Back at the end of 2023 I took a look at a stellar Oxford Green Metallic E39 M5. A stunning color combination, it also rang in with just 30,000 miles and an $80k price tag. Ouch! Today’s car is equally impressive as it was ordered through BMW Individual in Velvet Blue Metallic. Wow! If you were curious, just 58 out of the total 20,482 E39 M5 produced were ordered in this shade. 39 of them were left-hand drive, and it’s claimed to be one of only three in the US in this shade.
German Cars For Sale Blog Posts
What is the price of obscurity?
Here we have a 2001 Audi S3. While the S3 has been a relatively recent addition to the US Audi lineup to bolster affordable performance options and compete against Merc’s CLA and BMW’s 2-series, the model has a long history that dates back to the nomenclature change for Audi. The first A3 was launched alongside the then-new A4, and while the visual similarities were strong, the two models shared little. That’s because the A3 was based heavily on the Mk.4 Golf platform with transverse mounted engines. Just like the original Audi 50, though, the A3’s arrival predated the Mk.4 Golf by a year.
As I’ve already covered in previous articles, while the U.S. had to wait until the 2004 launch of the Golf R32 to get all-wheel drive performance, Europe had enjoyed Golfs with four wheels driven since 1986. So it was a relative cinch to stick the Haldex-based all-wheel drive system into the A3 chassis where, like the TT, it would be called “quattro”. And just like the TT, a high performance variant of the 1.8T would be included and become the S3 in 1999.
Again, some of the styling cues were shared with the big-brother S4, including 17? Avus wheels and deeper, smooth bumper covers. The S3 was the first model to utilize the ‘door blades’ that would become signature S bits soon after. Performance was about what you’d expect from a near twin of the TT – meaning, virtually identical. But what you did get was slightly more subtle styling and slightly more practicality, with a bit more storage space and a roomier cabin. Despite the relatively negligible gains, because the 8L S3 never came here, they’re a bit of a hot commodity when they do arrive. This particular example is not only in the US, but it’s now powered by an R32-sourced 3.2 VR6.
2001 Audi S3 on eBay
Crazy tuner mods didn’t stop in the 1980s….no, not by a long shot. Alive and well, they’ve continued on through today with deep pockets attempting to make expensive cars more expensive, unique, and…well, you can be the judge. I spotted this unusual widebody duo several months ago and have been waiting for them to disappear. Strangely, they haven’t sold. Is it the price? The looks? The…price? Or, is it the looks? Let’s dive in…
1990 Mercedes-Benz 500SL Koenig Specials Widebody on eBay:
Although the B3 model had replaced it, in 1996 the B6 2.8 was resurrected for the Japanese market. Now only available in Touring form, the car was reportedly a reaction to BMW’s decision not to bring the 328i Touring to the market. Unlike the contemporary cars, these were badged as “Limited Edition” and mostly came with the standard automatic instead of Alpina’s SwitchTronic gearbox, and they were only made in Arctic Silver as we see here or Bright Red and Boston Green. Some 136 are claimed to have been produced, and this one is number 105 :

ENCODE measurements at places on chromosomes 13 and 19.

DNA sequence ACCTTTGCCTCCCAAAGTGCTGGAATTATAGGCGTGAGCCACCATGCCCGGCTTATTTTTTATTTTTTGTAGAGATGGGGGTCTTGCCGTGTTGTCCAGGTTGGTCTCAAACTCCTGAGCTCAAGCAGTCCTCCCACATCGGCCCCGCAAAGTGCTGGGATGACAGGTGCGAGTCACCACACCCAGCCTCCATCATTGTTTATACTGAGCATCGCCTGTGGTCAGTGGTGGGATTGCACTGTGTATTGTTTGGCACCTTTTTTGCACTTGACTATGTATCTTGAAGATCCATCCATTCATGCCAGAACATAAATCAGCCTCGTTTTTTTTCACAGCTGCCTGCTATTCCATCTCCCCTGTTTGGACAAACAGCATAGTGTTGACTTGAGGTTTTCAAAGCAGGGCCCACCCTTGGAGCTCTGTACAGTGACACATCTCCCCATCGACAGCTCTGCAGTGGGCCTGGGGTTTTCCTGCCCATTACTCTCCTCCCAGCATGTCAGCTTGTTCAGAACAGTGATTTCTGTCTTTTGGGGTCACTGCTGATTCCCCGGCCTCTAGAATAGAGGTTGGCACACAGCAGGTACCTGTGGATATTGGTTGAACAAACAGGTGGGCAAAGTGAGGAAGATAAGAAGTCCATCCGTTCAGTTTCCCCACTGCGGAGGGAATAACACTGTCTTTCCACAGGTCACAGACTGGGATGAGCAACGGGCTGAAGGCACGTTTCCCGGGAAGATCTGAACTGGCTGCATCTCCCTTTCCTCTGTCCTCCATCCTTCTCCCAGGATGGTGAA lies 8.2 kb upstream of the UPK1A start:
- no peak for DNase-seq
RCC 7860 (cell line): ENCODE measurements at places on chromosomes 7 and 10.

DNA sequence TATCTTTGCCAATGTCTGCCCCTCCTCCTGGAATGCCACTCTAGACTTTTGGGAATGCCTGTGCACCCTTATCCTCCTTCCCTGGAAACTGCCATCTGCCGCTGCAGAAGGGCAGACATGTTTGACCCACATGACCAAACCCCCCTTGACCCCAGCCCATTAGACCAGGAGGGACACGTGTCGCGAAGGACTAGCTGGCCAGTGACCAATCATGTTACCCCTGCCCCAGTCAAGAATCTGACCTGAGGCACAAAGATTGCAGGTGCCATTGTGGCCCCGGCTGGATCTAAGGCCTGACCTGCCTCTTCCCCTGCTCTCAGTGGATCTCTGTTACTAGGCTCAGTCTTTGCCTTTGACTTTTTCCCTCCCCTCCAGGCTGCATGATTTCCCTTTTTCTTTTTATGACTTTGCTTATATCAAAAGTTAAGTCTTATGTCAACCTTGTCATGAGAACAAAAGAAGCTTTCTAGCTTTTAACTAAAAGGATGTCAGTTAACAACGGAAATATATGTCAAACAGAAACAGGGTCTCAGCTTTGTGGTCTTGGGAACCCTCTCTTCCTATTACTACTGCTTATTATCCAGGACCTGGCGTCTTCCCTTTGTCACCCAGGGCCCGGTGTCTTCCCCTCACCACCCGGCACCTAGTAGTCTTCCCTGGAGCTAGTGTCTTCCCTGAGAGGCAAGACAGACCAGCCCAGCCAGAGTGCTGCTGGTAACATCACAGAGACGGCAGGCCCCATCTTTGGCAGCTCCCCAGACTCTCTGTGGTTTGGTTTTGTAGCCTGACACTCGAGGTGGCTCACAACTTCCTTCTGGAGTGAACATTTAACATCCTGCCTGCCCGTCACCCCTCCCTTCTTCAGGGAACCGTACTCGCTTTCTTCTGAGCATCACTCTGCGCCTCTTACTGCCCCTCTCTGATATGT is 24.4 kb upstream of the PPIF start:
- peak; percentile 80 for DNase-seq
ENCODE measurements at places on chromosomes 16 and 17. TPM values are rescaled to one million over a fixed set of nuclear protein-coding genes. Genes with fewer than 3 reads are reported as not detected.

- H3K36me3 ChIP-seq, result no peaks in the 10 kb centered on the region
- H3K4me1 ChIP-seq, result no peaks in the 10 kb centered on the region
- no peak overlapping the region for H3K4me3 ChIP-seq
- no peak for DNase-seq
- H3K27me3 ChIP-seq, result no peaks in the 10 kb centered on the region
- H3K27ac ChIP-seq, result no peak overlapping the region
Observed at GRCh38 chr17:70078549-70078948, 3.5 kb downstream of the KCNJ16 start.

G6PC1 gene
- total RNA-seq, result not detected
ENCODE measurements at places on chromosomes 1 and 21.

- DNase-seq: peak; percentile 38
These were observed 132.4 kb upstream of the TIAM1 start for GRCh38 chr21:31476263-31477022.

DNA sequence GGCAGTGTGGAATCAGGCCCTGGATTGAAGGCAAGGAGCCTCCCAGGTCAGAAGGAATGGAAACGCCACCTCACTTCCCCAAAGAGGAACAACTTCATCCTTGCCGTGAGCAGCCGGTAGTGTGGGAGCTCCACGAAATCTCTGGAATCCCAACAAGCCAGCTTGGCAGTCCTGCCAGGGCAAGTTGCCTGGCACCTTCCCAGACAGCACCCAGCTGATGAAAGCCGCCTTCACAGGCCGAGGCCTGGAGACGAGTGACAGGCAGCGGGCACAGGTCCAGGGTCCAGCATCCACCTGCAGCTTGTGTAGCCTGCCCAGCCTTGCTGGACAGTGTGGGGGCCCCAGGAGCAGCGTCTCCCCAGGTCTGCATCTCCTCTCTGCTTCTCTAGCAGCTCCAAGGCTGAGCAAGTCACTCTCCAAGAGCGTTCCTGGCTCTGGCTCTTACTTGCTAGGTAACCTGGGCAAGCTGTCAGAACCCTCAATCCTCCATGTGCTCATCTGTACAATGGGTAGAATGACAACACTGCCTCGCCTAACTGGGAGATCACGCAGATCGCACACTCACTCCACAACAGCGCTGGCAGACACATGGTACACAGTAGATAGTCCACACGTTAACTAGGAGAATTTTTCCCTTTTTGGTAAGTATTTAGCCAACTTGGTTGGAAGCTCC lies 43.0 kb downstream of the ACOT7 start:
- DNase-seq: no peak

1997 Alpina B6 2.8 Touring on eBay:
From the dated underpinnings of the Type 44 chassis, Audi emerged in 1988 with an all-new four-cam aluminum engine that could be mated to an automatic transmission. Now, to most enthusiasts that probably sounds like a bad idea. But when it came to selling car – especially expensive luxury cars â€“ the overwhelming majority of buyers wanted the car to do most of the heavy lifting. Audi’s response was the next generation of quattro drivetrains with a series of clutches in the center differential that helped to transfer power and allowed the car to be mated to an automatic transmission. That transmission – the ZF 4HP24A – was a derivative of the 4HP24, the same automatic found in the V12-equipped BMW 750 and 850s. Like the Mercedes-Benz, Audi employed Bosch ABS and a locking rear differential. But unlike other Audis with their manual- or electronic-locking rear differential, the V8 quattro used a Torsen rear differential with helical gears which would automatically split torque in up to a 3:1 ratio to the wheel with grip. Coupled with a more rearward weight bias with the shorter V8 and the gutsy torque on offer throughout the rev range, though much of the car was borrowed from the rest of the lineup it took on an entirely different character. That was matched with new, updated bodywork outside and a wider stance with flared arches. The effect? Magical. And, complicated.
But the V8 quattro wasn’t only about its unique new form of all-wheel drive. The moniker obviously indicated there had been a change in motivation, too, and indeed the V8 launched a new all-aluminum four-cam, 32 valve V8 displacing 3.6 liters dubbed the PT. Rated at 240 horsepower and 254 lb.ft of torque, it was the most powerful Audi for sale in the late 1980s and brought the brand to a luxury level it had previously not competed at. In the U.S., these mega-Audis were met with mixed success. The 1990 launch of the V8 resulted in reasonably good sales; Audi sold 2,823 between late 1989 and the end of 1990 which represented over 10% of their yearly sales. Values in the used market plummeted after timing belt fiascos on early cars and the general recession of the early 90s, along with the ’92 launch of the turbocharged, manual, and later, Avant-bodied S4/S6 twins. Today, it’s a bit of a treat to see a clean V8 quattro, and this looks to be one of the better examples out there for sale: